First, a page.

MATT MAYERS: Yeah, you’re exactly right. The folks in the non-union sector see really bad conditions from pay, safety, no job security and always having to find the next gig – they get laid off at the end of a project and have to go online and find the next one and travel to a site. We do feel that the answer to some of the problems here is going to be collaborating with some unions in this field, so we sort of feel like we are an on-ramp for people to be educated about their rights, but in the long run there will have to be growth in unions in this sector, so we work with a number of the unions to help do that. We’re kind of in the beginning stages of that, but it’s been really positive. We’ve had good reaction from unions in the sector, like the Laborers Union, the IBEW and others. And like I said, there’s a real difference in where jobs are unionized in the sector – and they are unionized in some places, particularly in some states like Nevada, California and in New York many of the jobs are union. They have higher pay, better working conditions, benefits, so we want to extend that to the entire industry.

MELINDA TUHUS: What are the demographics of your members or of the people in this sector? It seems like it’s still overwhelmingly male, is that right?

MATT MAYERS: Yeah, I would say it’s still largely male. It’s a good question and there needs to be more research on this sector. But I’d say of our membership, it’s probably 30-40 percent female. We probably are at the higher representation of women than the overall sector, but in the overall sector, in solar at least, we probably have at least 35-30 percent of the workers who are women, and it’s growing. You know, it’s a pretty diverse demographic in terms of racial background. You do have a lot of white male workers like you do in other parts of construction, but you have growing Latino and Latina workforce; you have a big Black workforce as well. It really parallels a lot of the American workforce in terms of its diversity.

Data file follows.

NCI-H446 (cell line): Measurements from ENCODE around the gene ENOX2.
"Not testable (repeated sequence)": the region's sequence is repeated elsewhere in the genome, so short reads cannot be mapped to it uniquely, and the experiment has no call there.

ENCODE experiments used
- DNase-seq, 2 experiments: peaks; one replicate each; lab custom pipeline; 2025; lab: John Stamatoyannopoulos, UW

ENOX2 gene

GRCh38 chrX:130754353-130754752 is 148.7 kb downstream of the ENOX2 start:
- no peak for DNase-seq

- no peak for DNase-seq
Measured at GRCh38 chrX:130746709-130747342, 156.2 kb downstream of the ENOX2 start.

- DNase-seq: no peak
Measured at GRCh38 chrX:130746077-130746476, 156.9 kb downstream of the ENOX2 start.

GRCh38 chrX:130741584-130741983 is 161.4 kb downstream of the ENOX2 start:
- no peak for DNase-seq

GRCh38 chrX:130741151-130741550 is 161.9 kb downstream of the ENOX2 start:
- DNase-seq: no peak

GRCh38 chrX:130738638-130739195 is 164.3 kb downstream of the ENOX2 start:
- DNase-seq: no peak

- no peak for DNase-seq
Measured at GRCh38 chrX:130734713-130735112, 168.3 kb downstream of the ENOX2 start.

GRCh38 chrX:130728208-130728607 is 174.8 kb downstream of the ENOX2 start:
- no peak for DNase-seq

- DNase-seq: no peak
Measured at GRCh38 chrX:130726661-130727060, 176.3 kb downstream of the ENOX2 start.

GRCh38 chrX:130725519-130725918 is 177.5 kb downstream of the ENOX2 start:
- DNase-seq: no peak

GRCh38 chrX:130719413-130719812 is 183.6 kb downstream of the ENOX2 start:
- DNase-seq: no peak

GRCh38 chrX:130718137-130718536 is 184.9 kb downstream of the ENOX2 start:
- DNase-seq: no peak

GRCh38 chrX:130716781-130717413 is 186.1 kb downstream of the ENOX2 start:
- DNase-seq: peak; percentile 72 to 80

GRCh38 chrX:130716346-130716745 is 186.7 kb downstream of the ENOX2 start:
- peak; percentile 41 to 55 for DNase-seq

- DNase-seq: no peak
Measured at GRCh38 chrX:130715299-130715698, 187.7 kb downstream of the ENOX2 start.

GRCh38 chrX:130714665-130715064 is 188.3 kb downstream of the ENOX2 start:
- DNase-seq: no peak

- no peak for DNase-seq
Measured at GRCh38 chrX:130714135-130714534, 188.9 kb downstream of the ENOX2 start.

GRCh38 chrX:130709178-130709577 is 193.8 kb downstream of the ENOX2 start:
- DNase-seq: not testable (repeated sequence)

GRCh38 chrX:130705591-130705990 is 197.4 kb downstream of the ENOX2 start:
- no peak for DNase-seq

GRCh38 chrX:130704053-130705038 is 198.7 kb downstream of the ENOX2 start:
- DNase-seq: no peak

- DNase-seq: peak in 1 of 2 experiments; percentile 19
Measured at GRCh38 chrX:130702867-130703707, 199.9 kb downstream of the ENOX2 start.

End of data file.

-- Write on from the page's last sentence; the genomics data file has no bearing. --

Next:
And especially on the solar side, people love the work in the sense that they feel very proud of the work; the problem is they don’t necessarily love the working conditions, so that’s what we’re trying to change.

So, the bulk of our membership are not necessarily working on rooftops. They’re working what’s called utility scale wind or solar. So, in the sector they are working on big projects out in a field.

MELINDA TUHUS: I just want to understand a little bit more how your organization connects with unions. Like, do people join the Green Workers Alliance when they’re not in a union, and once they get in a union – assuming the sector will be more unionized going forward – then they wouldn’t be in  your organization anymore? How does that work?

MATT MAYERS: To this point, most of our members are non-union because if they’re in a union that’s where they deal with issues and that’s their representative. We do have some folks who have become union members and have stayed active. There’s no contradiction; they’re not paying dues to us in addition to the union. I don’t think the unions have a problem with it. I think going forward we would like to see a way that folks continue to have some sort of involvement in GWA even after they become union members, but I will say the bulk of our work has been and probably will continue to be in the non-union sector and to help folks get their rights and connect with unions.